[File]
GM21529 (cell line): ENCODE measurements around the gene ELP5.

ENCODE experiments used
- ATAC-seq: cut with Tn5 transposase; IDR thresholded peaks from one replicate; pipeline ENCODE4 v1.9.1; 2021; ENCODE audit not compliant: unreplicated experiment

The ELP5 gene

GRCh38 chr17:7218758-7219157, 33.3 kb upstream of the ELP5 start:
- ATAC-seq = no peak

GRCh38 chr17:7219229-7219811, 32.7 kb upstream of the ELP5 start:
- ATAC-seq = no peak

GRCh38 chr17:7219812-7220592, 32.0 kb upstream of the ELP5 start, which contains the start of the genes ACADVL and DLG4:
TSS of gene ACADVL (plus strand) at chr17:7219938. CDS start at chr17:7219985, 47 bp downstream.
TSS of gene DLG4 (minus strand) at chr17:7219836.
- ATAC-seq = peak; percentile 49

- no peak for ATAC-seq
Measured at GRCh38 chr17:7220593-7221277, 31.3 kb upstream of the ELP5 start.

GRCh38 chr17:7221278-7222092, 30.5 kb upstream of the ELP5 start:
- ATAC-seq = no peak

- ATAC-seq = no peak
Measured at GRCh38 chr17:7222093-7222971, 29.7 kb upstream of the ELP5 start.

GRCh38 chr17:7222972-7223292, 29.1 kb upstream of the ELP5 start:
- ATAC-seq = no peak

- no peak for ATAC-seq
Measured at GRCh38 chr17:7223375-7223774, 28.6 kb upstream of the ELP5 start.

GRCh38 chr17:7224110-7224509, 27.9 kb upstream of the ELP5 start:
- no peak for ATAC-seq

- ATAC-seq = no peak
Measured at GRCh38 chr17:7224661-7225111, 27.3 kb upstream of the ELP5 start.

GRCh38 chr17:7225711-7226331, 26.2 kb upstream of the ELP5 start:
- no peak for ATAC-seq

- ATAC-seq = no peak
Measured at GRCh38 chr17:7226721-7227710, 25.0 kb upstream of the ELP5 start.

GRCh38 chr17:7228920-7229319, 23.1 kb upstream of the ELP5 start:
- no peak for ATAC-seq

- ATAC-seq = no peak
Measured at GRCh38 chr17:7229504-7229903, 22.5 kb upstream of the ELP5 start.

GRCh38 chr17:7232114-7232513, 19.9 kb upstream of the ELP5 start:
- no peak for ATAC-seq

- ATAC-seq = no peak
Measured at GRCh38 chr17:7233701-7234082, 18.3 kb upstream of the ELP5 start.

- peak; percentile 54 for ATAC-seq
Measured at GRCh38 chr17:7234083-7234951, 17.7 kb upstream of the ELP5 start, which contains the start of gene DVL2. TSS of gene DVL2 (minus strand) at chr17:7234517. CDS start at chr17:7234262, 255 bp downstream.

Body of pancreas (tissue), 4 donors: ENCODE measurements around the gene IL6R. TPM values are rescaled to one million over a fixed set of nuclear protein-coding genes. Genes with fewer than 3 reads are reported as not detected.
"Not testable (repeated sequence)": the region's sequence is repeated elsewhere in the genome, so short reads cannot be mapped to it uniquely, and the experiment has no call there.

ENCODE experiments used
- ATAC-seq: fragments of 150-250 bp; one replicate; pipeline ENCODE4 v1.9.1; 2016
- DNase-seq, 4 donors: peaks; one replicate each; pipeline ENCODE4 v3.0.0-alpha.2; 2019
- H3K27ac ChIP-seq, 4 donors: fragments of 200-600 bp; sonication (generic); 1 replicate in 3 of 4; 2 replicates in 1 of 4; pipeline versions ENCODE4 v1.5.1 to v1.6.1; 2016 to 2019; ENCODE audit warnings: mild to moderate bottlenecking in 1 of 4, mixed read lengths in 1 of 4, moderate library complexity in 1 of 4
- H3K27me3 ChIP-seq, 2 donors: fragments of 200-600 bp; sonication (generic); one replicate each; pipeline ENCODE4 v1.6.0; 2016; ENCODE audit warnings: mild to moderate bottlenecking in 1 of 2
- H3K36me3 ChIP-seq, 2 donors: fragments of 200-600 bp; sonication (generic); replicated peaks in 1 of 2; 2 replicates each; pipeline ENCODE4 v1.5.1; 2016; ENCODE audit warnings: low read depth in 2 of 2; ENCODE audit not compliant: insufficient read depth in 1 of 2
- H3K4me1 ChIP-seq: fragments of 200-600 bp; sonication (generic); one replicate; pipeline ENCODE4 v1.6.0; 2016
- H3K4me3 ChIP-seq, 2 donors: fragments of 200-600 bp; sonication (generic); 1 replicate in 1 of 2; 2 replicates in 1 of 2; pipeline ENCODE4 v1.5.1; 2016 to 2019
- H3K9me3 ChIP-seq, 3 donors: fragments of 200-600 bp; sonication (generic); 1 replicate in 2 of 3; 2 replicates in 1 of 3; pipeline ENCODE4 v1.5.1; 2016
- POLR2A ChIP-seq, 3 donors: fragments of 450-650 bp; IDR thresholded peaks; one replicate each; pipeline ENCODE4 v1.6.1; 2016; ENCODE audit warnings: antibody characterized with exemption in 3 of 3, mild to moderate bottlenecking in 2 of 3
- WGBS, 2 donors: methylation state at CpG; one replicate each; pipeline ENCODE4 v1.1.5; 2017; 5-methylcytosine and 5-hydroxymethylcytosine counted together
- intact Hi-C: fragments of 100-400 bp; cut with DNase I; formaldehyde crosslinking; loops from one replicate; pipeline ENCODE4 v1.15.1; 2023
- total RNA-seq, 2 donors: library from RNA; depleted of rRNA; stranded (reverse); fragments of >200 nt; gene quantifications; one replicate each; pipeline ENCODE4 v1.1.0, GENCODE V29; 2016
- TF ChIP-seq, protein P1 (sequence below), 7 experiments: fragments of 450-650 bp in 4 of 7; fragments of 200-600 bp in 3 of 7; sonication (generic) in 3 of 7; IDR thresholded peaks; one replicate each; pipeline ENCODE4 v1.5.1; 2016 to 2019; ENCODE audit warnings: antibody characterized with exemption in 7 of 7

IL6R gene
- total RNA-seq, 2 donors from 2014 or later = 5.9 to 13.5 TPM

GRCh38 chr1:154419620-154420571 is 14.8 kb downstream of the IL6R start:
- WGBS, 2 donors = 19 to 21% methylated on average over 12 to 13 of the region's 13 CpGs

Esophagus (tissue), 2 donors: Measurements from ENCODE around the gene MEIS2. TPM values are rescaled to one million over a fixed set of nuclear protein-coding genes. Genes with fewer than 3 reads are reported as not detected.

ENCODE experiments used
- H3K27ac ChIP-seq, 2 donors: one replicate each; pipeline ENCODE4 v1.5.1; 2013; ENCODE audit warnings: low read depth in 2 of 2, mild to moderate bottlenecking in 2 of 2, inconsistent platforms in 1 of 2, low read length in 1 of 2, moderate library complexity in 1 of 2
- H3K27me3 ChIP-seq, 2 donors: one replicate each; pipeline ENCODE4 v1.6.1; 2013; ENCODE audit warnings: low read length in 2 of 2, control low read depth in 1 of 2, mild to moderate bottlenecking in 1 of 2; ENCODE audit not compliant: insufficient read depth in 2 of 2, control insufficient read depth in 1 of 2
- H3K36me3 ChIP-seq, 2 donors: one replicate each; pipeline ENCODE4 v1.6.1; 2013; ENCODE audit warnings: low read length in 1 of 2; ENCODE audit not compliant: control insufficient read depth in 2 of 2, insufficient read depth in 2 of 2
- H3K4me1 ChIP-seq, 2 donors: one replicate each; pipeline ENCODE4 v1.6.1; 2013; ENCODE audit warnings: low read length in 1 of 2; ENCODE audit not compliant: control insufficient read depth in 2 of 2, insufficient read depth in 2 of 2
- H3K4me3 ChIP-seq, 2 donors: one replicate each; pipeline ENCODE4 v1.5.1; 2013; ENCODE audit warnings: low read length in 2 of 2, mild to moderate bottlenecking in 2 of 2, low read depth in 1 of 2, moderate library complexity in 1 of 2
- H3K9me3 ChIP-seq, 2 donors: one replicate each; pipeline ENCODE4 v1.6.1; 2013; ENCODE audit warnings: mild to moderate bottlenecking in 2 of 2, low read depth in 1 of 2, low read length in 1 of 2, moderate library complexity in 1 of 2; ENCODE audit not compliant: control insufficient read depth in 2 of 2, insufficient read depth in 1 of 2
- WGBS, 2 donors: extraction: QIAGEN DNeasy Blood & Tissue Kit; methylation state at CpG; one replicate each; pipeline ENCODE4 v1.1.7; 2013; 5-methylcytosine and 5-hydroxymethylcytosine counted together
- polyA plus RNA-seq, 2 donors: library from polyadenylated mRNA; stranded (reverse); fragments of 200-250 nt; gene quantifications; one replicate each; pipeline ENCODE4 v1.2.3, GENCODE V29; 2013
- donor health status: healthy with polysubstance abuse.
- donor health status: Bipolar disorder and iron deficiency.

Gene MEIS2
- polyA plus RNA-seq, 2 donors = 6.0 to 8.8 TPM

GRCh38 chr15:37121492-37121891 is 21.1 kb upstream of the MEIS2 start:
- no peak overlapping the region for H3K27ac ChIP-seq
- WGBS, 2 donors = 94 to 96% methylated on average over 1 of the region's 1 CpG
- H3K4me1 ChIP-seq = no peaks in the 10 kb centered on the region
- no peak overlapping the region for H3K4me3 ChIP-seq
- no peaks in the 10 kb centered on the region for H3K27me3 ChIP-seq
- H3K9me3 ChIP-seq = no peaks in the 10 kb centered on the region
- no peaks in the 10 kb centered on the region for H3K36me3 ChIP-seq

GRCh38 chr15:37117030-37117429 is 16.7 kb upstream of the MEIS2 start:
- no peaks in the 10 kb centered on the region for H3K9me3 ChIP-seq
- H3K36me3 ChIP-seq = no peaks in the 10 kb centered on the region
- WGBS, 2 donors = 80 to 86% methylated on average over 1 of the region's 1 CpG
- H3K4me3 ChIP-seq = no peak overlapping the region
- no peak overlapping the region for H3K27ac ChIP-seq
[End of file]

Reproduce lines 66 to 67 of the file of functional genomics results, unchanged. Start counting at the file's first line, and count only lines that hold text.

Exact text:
- H3K4me1 ChIP-seq, 2 donors: one replicate each; pipeline ENCODE4 v1.6.1; 2013; ENCODE audit warnings: low read length in 1 of 2; ENCODE audit not compliant: control insufficient read depth in 2 of 2, insufficient read depth in 2 of 2
- H3K4me3 ChIP-seq, 2 donors: one replicate each; pipeline ENCODE4 v1.5.1; 2013; ENCODE audit warnings: low read length in 2 of 2, mild to moderate bottlenecking in 2 of 2, low read depth in 1 of 2, moderate library complexity in 1 of 2